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Year : 2021  |  Volume : 16  |  Issue : 1  |  Page : 119-125

Lifesaving decompressive craniectomy for high intracranial pressure attributed to deep-seated meningioma: Emergency management

1 Department of Neurosurgery, Faculty of Medicine, Universitas Airlangga – Dr. Soetomo General Hospital, Surabaya, Indonesia
2 Department of Neurosurgery, Graduate School of Medicine, Osaka University, Osaka, Japan; Department of Neurosurgery, Faculty of Medicine, Al-Azhar University, Nasr City, Cairo, Egypt
3 Department of Neurosurgery, Graduate School of Medicine, Osaka University, Osaka, Japan

Correspondence Address:
Dr. Joni Wahyuhadi
Department of Neurosurgery/Dr. Soetomo General Academic Hospital – Faculty of Medicine/Universitas Airlangga, Surabaya
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Source of Support: None, Conflict of Interest: None

DOI: 10.4103/ajns.AJNS_179_20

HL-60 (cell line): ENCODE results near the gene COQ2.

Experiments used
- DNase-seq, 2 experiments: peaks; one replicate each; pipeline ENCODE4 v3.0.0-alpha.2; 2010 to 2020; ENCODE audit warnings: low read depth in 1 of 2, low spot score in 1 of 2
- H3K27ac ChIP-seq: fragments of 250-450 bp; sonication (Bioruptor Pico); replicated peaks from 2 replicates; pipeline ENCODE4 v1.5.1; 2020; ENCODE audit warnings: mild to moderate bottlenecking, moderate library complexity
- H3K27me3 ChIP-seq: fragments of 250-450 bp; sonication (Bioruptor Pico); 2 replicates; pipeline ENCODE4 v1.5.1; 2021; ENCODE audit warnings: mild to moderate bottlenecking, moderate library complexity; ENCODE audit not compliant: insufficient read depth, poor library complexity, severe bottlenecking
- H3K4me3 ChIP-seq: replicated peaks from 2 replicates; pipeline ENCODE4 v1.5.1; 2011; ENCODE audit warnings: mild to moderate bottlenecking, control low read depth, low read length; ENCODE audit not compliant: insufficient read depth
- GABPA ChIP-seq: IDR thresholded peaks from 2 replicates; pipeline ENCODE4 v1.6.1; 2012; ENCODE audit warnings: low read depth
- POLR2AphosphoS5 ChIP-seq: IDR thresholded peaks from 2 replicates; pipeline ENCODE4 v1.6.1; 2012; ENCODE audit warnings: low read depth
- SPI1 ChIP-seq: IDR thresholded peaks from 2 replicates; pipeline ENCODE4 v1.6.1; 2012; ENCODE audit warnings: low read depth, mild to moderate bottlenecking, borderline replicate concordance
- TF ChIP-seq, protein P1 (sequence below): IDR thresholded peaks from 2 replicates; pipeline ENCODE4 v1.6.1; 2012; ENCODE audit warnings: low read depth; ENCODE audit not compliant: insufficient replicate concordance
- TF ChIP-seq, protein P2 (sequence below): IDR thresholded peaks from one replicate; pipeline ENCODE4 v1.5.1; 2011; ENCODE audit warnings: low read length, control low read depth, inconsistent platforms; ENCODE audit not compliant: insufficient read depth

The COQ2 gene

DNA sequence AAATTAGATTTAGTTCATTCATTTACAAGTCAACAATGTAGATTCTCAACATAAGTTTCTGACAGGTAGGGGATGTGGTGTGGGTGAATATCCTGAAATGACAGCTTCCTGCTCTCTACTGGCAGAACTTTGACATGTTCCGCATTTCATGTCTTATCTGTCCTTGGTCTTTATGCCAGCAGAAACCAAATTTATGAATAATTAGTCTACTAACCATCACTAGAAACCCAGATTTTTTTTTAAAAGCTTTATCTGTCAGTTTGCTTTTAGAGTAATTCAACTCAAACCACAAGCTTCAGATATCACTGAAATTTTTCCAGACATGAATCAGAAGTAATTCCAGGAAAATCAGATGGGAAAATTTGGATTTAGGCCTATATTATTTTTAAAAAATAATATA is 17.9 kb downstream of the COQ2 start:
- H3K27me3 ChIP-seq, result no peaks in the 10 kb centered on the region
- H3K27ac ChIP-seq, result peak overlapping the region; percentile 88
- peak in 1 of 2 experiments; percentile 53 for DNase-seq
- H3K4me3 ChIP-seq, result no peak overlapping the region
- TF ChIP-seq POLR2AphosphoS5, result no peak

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Objects: As the most common intracranial extra-axial tumor among adults who tend to grow slowly with minimal clinical manifestation, the patients with meningioma could also fall in neurological emergency and even life-threatening status due to high intracranial pressure (ICP). In those circumstances, decompressive craniectomy (DC) without definitive tumor resection might offer an alternative treatment to alleviate acute increasing of ICP. The current report defines criteria for the indications of lifesaving DC for high ICP caused by deep-seated meningioma as an emergency management. Patients and Methods: This study collected the candidates from 2012 to 2018 at Dr. Soetomo General Hospital, Surabaya, Indonesia. The sample included all meningioma patients who came to our ER who fulfilled the clinical (life-threatening decrease in Glasgow Coma Scale [GCS]) and radiography (deep-seated meningioma, midline shift in brain computed tomography [CT] >0.5 cm, and diameter of tumor >4 cm or tumor that involves the temporal lobe) criteria for emergency DC as a lifesaving procedure. GCS, midline shift, tumor diameter, and volume based on CT were evaluated before DC. Immediate postoperative GCS, time to tumor resection, and Glasgow Outcome Scale (GOS) were also assessed postoperation. Results: The study enrolled 14 patients, with an average preoperative GCS being 9.29 ± 1.38, whereas the mean midline shift was 15.84 ± 7.02 mm. The average of number of tumor's diameter and volume was 5.59 ± 1.44 cm and 66.76 ± 49.44 cc, respectively. Postoperation, the average time interval between DC and definitive tumor resection surgery was 5.07 ± 3.12 days. The average immediate of GCS postoperation was 10.07 ± 2.97, and the average GOS was 3.93 ± 1.27. Conclusion: When emergency tumor resection could not be performed due to some limitation, as in developing countries, DC without tumor resection possibly offers lifesaving procedure in order to alleviate acute increasing ICP before the definitive surgical procedure is carried out. DC might also prevent a higher risk of morbidity and postoperative complications caused by peritumoral brain edema.

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